Recent innovations in the spinning sector focus on automation and process integration, higher efficiencies and better controls with remote access.
By Dr. Helmut H. Hergeth
“Cautiously moving forward” appears to be the overarching motto of the spinning sector at ITMA 2023 held recently in Milan, Italy. Of course there were some technical advances on display, but economically speaking, no new innovations that completely shake up existing business models. Some of the incremental investments1 of the 1980s are coming back to mind. Incremental investments allow textile manufacturers to utilize new or improved technologies without having to completely replace existing equipment. This conserves financial resources, which is relevant in uncertain economic times, as well as during times when technological directions are not yet clear. The theme of economic uncertainty was definitely visible and frequently mentioned in many conversations during ITMA.
Many machine manufacturers as well as their clients still mentioned “surviving COVID” in the post-COVID times. Economic activity is still reduced, and survival is simply more important than innovation, or at least more imminent. For equipment producers, just like for their clients, raw material prices have been very volatile and considerably higher than five years ago2. These kinds of cost increases impact machine prices, thus changing the cost/benefit analysis for new equipment and new technologies. Similar price increases and volatilities have taken place in raw materials for yarn producers — in cotton and polyester2 prices, for example — making long-term decisions like the purchase of new spinning equipment extremely difficult.
Additionally, like for most other industries, a lot of technological innovation is happening in the integration, control and coordination of textile processes. This upgrade requires computing equipment and semiconductors — items that are still in supply chain recovery mode since 2018. Shortages in some cases lead to “allocation” of equipment to existing or strategic customers only, most definitely not a desirable situation for the industry.
Some themes do emerge in the technology directions despite this economic backdrop.
Most of the equipment manufacturers at ITMA showed very sophisticated programs that monitor, control, optimize, and integrate processes within and between plants. Cloud computing, remote access and control, and a plethora of data analyses was shown by most of the companies at ITMA. Software programs are key to efficient plant management, and exhibitors integrate maintenance and spare part businesses into their plant management toolboxes. While spare parts have always been an important business component, today these services are strongly promoted, showing how much more important they have become to the suppliers.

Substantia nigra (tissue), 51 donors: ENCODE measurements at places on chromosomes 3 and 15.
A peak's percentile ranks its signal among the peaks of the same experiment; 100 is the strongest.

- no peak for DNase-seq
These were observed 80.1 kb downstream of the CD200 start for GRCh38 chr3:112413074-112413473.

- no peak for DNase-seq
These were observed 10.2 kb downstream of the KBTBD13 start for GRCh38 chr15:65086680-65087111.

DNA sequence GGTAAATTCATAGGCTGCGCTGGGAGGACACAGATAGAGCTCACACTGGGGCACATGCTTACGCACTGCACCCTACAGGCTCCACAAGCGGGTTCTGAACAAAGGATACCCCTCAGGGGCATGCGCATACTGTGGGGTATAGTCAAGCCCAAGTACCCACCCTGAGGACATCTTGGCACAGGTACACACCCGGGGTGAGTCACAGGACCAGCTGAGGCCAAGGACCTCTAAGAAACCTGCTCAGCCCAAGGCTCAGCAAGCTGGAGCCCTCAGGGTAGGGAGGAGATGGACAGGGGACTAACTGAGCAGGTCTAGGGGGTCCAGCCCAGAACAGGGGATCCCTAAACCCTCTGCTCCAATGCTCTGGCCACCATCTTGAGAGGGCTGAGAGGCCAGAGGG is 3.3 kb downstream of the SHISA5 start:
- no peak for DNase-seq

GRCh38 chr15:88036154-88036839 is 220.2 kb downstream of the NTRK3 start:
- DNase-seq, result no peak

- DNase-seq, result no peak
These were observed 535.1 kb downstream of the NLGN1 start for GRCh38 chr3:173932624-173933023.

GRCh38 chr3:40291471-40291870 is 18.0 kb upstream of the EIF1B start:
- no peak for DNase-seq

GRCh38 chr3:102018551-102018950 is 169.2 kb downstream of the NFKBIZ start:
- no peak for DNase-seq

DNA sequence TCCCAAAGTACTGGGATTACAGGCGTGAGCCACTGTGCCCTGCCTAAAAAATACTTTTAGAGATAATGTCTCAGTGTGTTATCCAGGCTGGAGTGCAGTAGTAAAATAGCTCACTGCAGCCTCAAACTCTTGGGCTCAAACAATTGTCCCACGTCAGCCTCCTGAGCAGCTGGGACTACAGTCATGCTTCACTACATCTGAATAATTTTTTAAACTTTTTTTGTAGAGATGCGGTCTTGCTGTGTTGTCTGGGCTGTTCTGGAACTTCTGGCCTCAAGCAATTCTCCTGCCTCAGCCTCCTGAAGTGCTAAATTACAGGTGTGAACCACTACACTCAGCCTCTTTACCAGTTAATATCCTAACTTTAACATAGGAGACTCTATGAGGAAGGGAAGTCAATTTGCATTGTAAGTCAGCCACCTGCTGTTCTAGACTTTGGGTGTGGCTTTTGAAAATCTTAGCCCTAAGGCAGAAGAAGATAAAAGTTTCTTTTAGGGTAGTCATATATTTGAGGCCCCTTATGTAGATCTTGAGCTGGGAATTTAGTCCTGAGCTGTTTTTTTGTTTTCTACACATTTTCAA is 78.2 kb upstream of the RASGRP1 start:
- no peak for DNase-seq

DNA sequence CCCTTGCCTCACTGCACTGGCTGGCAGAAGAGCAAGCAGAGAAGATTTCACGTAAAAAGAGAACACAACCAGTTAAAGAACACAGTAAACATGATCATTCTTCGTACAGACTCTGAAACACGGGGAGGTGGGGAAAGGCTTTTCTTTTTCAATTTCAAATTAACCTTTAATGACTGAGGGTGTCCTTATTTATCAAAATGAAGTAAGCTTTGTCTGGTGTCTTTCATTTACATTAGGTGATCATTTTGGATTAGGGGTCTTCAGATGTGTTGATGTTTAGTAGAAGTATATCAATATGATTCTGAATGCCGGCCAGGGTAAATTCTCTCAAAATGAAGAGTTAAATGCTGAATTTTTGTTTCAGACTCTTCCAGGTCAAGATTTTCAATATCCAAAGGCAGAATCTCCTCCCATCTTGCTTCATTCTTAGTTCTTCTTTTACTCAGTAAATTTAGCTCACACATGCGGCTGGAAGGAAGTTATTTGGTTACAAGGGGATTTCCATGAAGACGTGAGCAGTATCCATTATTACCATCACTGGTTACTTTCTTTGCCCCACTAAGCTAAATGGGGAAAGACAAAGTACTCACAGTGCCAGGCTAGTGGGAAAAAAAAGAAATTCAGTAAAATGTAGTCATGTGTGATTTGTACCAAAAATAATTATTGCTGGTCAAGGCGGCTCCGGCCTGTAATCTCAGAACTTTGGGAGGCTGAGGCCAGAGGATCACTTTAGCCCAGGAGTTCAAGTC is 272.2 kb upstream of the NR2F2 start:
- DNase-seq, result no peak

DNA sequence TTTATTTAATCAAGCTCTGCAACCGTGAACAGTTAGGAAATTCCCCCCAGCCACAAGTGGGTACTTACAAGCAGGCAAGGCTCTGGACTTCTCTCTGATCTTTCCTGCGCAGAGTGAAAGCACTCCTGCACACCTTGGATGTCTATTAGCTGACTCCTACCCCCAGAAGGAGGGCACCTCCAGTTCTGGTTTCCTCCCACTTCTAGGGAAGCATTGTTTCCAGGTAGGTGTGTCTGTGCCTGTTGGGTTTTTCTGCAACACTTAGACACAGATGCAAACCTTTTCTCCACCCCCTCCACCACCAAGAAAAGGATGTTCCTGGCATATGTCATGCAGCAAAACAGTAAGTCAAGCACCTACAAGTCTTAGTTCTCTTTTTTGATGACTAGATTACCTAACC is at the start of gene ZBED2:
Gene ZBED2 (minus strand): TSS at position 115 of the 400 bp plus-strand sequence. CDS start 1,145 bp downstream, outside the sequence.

MyTrützschler — available from Germany-based Trützschler Group SE — for example, allows users to access to detailed plant information with live feeds from practically any-where. The MyWires functions help optimize card clothing management, whether the spinning mill conducts its own wire maintenance or utilizes the service provided by Trützschler. Technologically, this kind of real time data allows for optimized plant management, optimized equipment maintenance, and faster and better decision making. Economically, it also shows how much more integrated the supply chain on the textile equipment side is. Not only are the textile equipment manufacturers much more integrated in bale handling through spinning, but also any of the auxiliary suppliers— such as monitoring and maintenance, for example — are tied into the supply chain through acquisitions and strategic alliances.
In similar fashion, digital solutions offered by Italy-based Marzoli Machines Textile S.r.l. optimize the spinning process and monitor key performance indicators (KPIs) in real time. According to the company, implementing its predictive maintenance program analyses a large volume of company data against benchmark values, resulting in maintenance cost savings of up to 30 per-cent. Using the cloud based marketing resource management (MRM) soft-ware, problems can be analyzed remotely and energy consumption and efficiencies can be optimized.